Lessons learnt from the GFC which can help treasurers now

June 7, 2020

Since March, the United Kingdom alongside the rest of the world has been dealing with the impact of the COVID-19 outbreak. All businesses, industries and functions, including those in treasury, have been dealing with challenges not experienced for over a decade.

With expert insight from treasury professionals we are running a series of interviews in which we’ll discuss the challenges being faced, the short and long term implications, the lessons learnt and advice for future similar situations.

A huge thank you to the following for your contribution:

  • Paul Leacy, Interim Group Treasurer at Badoo
  • Martin Walker, Treasury Consultant with experience in leading treasury functions across a range of sectors 
  • Catherine Porter, Chair of the Membership Advisory Panel at the ACT
  • Nick Axton, Group Treasurer at Travelport

In the second interview in the series, we asked the experts to discuss two questions about how lessons learnt from the GFC have assisted treasurers during this pandemic as well as what lessons have still not been learnt and how corporations have failed to prepare adequately following the GFC.

Some of the key highlights of lessons learnt are:

  • Liquidity is now more accessible to corporates 
  • Being able to quickly assess a situation and the likely impacts on your business
  • Having visibility of group-wide cash balances at any point in time
  • Treasury teams are more strategically placed within businesses

Some of the key highlights of improvement areas for treasurers are:

  • Maybe it’s time for a more prescriptive approach to corporate capital structures?
  • Treasurers should be involved in a business’s disaster recovery plan
  • Scrutinize and challenge every item in a cash flow forecast and P&L budget

What experiences/lessons can be taken from the GFC to assist treasurers during this pandemic?

Paul Leacy: Although it doesn’t always feel like it, this crisis will pass and things will get back to normal eventually. As a result of the GFC, banks are better capitalised and one would hope and expect that this improves liquidity made available to corporates (compared to GFC) – particularly in light of government support for loans.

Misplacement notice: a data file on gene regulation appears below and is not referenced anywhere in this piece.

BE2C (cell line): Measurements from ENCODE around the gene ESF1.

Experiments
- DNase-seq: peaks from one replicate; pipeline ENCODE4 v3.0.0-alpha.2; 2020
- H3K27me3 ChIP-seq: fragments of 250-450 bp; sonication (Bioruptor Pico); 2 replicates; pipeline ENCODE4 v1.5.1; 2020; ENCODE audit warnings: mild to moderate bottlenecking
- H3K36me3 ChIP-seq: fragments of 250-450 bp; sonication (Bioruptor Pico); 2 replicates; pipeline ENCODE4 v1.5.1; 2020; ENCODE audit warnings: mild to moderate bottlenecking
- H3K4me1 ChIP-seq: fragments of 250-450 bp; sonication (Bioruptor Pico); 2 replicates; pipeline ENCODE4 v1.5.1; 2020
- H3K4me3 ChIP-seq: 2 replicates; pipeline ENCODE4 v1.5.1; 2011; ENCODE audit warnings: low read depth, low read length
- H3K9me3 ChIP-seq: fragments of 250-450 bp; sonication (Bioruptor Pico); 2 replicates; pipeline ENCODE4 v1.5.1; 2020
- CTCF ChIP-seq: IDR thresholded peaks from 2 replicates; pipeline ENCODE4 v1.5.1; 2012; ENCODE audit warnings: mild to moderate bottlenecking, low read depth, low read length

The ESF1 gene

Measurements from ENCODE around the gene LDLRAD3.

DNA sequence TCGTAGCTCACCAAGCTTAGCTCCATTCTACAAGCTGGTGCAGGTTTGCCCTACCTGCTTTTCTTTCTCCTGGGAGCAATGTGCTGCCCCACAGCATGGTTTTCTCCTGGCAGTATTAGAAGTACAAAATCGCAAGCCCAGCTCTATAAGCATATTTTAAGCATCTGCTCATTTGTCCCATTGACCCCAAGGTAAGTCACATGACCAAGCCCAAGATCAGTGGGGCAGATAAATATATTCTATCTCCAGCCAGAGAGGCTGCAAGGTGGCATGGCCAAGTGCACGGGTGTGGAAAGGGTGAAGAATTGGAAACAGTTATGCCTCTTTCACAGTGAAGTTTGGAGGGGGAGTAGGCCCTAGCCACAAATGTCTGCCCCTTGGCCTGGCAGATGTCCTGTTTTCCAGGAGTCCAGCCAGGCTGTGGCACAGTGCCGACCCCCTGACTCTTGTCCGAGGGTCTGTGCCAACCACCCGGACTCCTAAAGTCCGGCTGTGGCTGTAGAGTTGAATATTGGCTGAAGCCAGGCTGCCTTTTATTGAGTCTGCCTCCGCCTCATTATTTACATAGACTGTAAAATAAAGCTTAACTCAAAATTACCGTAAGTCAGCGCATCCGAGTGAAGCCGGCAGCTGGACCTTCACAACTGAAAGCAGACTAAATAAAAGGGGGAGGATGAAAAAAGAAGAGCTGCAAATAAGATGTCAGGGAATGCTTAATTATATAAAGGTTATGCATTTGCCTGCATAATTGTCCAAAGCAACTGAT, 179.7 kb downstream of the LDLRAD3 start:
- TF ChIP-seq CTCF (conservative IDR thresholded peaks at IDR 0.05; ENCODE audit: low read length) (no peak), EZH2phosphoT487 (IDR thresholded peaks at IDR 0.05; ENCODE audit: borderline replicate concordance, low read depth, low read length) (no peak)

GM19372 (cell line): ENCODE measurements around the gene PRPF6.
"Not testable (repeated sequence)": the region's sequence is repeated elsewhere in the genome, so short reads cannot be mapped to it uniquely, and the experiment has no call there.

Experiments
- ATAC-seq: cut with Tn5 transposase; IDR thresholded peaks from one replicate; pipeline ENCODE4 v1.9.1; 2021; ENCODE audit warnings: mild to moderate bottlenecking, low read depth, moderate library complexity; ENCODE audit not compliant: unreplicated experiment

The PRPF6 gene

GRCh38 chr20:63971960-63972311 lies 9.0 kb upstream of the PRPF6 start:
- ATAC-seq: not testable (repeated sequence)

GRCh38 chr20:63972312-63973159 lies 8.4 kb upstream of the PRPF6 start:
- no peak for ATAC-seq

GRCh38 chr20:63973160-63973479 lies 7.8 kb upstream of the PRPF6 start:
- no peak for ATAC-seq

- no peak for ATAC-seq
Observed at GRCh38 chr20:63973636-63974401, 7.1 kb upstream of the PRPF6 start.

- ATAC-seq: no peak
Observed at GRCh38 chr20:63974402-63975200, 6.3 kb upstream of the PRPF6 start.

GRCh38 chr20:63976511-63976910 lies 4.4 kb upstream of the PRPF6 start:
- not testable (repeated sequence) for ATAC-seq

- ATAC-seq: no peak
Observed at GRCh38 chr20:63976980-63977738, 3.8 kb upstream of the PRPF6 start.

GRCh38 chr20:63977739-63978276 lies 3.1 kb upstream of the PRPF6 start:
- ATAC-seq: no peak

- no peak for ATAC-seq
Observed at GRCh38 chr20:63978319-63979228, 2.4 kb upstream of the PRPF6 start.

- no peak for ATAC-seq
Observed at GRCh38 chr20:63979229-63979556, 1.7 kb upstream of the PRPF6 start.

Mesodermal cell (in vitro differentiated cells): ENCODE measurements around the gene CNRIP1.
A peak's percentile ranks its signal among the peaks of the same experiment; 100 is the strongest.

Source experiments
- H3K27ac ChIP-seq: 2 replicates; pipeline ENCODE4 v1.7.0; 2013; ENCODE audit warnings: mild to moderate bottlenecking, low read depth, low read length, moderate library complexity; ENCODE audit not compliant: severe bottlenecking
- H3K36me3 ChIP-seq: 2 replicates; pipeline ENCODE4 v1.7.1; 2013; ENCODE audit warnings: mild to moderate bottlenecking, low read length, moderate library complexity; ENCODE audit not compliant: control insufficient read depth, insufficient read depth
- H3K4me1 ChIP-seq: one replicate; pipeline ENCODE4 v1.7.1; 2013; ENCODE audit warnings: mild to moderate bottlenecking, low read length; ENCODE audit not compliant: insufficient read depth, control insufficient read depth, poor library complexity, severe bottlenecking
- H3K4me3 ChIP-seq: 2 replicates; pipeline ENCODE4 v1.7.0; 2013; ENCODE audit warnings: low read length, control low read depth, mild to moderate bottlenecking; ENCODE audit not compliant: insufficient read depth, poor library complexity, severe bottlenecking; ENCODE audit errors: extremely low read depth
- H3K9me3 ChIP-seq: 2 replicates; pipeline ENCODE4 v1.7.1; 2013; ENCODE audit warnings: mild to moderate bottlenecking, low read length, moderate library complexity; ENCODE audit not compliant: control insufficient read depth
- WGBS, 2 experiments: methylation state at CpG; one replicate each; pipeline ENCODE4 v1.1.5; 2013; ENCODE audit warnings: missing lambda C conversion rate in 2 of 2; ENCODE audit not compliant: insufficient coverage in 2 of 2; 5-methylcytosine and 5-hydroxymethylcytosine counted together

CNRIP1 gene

Martin Walker: The GFC was quite a different situation in that it was fundamentally problems within the financial markets with loans being extended to sub-prime lenders and then packaged through derivatives which were widely distributed. Most treasurers would have been dealing with the availability and cost of funding and reassessment of markets regarding commodities, foreign exchange and interest rates. During the GFC I was the Treasurer at a financial services company which was accessing the commercial paper markets on a daily basis so saw the impact very quickly.

The current indications are that the pandemic will have a greater impact than the GFC, the extent of which will depend on how quickly the pandemic is brought under control to allow for a relaxation of restrictions. The two main lessons I would take away from the GFC are:

  • To quickly assess the situation and the likely impacts on your company and update that assessment as more information emerges
  • Make measured recommendations and decisions based on that information.

Catherine Porter:  The key role which the Treasury function has when it comes to managing cash and funding will again be clear. Treasury should also be represented in the broader discussion about how a business is now operating in order to understand, guide or act on the cash and funding impact.